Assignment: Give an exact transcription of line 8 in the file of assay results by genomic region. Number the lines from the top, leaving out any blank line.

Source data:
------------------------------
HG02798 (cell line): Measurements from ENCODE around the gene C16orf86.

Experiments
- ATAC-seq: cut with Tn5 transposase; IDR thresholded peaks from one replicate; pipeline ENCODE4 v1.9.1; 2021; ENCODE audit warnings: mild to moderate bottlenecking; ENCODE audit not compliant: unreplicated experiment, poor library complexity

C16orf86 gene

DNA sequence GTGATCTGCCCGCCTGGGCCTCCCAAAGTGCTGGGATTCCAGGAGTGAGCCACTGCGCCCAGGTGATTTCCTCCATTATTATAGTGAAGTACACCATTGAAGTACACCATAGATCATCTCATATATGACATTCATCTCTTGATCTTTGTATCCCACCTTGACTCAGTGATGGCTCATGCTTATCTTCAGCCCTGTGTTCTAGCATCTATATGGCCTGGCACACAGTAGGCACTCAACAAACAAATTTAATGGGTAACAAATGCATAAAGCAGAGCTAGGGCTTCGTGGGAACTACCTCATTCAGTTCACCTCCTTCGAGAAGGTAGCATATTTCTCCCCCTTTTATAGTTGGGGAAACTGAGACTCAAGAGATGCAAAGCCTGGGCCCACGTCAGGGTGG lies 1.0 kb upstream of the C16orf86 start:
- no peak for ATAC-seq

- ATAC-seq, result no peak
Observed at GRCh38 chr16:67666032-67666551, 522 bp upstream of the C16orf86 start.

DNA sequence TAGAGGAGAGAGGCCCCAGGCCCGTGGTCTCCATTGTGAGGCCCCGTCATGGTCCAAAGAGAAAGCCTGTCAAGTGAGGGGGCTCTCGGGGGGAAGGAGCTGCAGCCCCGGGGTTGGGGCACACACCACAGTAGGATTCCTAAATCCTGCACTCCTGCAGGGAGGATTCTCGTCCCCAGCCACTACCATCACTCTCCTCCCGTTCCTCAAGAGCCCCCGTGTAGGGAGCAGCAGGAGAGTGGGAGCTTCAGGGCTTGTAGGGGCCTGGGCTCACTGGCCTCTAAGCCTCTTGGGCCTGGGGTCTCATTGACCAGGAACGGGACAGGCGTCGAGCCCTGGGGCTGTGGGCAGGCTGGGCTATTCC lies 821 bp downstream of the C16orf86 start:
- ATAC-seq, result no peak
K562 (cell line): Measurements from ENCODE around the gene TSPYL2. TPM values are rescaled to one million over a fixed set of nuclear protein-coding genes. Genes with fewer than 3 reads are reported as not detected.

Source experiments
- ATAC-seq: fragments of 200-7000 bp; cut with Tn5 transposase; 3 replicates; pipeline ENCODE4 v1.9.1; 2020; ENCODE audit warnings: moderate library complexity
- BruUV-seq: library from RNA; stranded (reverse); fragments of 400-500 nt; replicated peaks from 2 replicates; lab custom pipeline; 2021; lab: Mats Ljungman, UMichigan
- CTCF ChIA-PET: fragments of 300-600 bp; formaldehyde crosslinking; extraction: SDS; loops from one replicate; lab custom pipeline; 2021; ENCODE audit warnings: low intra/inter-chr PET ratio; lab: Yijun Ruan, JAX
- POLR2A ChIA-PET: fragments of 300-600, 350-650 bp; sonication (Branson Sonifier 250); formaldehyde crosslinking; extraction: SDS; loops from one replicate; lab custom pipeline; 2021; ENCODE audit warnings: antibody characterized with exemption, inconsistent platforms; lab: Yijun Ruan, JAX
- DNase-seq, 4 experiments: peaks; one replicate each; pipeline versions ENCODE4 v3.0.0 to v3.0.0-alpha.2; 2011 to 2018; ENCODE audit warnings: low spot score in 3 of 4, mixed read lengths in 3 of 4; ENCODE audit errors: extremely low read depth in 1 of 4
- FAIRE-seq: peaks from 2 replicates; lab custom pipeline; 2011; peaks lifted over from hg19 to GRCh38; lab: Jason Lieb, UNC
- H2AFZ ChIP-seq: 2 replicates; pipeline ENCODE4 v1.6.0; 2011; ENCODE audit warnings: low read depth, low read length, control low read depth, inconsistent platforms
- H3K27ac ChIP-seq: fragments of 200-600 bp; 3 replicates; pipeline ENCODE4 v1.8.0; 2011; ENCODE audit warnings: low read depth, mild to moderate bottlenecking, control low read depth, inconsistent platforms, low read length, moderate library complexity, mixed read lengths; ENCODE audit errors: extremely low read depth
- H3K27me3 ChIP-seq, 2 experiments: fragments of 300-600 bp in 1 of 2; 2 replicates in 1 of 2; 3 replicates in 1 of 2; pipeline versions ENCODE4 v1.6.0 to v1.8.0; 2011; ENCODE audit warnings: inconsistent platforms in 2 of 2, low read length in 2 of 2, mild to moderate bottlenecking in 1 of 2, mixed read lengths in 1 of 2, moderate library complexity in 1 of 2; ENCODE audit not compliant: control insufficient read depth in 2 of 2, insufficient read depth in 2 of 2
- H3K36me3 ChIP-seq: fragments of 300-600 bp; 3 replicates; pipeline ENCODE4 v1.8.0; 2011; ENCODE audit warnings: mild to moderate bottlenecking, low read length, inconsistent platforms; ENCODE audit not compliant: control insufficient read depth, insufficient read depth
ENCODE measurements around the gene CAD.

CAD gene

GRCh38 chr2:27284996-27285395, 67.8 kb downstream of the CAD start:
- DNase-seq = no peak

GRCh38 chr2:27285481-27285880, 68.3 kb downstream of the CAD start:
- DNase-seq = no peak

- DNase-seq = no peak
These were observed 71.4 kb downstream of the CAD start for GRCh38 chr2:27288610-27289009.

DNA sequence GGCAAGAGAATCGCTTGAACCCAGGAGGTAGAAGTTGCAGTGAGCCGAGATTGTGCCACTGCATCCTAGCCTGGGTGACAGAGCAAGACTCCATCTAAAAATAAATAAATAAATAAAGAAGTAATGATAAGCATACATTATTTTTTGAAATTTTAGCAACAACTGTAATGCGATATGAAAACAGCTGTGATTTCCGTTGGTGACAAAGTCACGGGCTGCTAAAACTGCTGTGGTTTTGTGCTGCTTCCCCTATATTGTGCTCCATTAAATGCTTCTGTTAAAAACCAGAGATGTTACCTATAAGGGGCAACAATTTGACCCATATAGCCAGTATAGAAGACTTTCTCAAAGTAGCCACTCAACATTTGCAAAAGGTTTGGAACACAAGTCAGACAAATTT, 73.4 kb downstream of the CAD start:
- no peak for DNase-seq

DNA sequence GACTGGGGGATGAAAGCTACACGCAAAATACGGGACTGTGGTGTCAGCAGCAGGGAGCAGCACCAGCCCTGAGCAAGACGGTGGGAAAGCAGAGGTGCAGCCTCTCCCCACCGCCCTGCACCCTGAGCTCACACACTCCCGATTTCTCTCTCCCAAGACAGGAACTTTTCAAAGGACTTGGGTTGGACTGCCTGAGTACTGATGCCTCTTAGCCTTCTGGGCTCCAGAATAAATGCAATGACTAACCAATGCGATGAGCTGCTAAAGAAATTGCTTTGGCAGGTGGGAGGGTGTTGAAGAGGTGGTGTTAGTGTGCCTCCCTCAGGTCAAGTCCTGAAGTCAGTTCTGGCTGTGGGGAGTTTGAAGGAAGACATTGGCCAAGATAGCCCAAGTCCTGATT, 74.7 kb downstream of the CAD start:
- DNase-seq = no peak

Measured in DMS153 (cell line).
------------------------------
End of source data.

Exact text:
Observed at GRCh38 chr16:67666032-67666551, 522 bp upstream of the C16orf86 start.